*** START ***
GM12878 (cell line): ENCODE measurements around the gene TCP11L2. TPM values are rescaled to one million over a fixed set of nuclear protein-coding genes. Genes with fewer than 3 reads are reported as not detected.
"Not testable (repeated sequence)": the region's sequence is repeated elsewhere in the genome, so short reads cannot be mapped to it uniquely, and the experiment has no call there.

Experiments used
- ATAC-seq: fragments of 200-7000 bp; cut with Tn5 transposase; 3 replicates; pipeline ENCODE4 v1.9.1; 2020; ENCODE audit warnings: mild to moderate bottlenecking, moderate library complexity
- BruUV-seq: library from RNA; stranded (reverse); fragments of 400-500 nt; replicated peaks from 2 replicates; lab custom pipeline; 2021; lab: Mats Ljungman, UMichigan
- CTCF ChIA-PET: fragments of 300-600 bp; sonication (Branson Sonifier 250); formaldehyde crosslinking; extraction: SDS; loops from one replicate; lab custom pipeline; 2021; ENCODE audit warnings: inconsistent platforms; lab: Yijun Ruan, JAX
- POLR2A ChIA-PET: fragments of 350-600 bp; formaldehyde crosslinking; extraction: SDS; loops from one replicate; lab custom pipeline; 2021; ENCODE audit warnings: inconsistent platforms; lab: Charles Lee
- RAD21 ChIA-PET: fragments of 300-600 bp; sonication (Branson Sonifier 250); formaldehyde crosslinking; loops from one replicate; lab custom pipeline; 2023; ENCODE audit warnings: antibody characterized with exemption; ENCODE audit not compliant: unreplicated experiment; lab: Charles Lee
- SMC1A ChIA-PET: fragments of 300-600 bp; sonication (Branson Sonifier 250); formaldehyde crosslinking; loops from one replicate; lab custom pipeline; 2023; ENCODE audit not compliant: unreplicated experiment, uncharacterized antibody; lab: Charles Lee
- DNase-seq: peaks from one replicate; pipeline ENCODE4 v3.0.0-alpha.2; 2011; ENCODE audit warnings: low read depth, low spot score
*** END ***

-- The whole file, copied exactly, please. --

GM12878 (cell line): ENCODE measurements around the gene TCP11L2. TPM values are rescaled to one million over a fixed set of nuclear protein-coding genes. Genes with fewer than 3 reads are reported as not detected.
"Not testable (repeated sequence)": the region's sequence is repeated elsewhere in the genome, so short reads cannot be mapped to it uniquely, and the experiment has no call there.

Experiments used
- ATAC-seq: fragments of 200-7000 bp; cut with Tn5 transposase; 3 replicates; pipeline ENCODE4 v1.9.1; 2020; ENCODE audit warnings: mild to moderate bottlenecking, moderate library complexity
- BruUV-seq: library from RNA; stranded (reverse); fragments of 400-500 nt; replicated peaks from 2 replicates; lab custom pipeline; 2021; lab: Mats Ljungman, UMichigan
- CTCF ChIA-PET: fragments of 300-600 bp; sonication (Branson Sonifier 250); formaldehyde crosslinking; extraction: SDS; loops from one replicate; lab custom pipeline; 2021; ENCODE audit warnings: inconsistent platforms; lab: Yijun Ruan, JAX
- POLR2A ChIA-PET: fragments of 350-600 bp; formaldehyde crosslinking; extraction: SDS; loops from one replicate; lab custom pipeline; 2021; ENCODE audit warnings: inconsistent platforms; lab: Charles Lee
- RAD21 ChIA-PET: fragments of 300-600 bp; sonication (Branson Sonifier 250); formaldehyde crosslinking; loops from one replicate; lab custom pipeline; 2023; ENCODE audit warnings: antibody characterized with exemption; ENCODE audit not compliant: unreplicated experiment; lab: Charles Lee
- SMC1A ChIA-PET: fragments of 300-600 bp; sonication (Branson Sonifier 250); formaldehyde crosslinking; loops from one replicate; lab custom pipeline; 2023; ENCODE audit not compliant: unreplicated experiment, uncharacterized antibody; lab: Charles Lee
- DNase-seq: peaks from one replicate; pipeline ENCODE4 v3.0.0-alpha.2; 2011; ENCODE audit warnings: low read depth, low spot score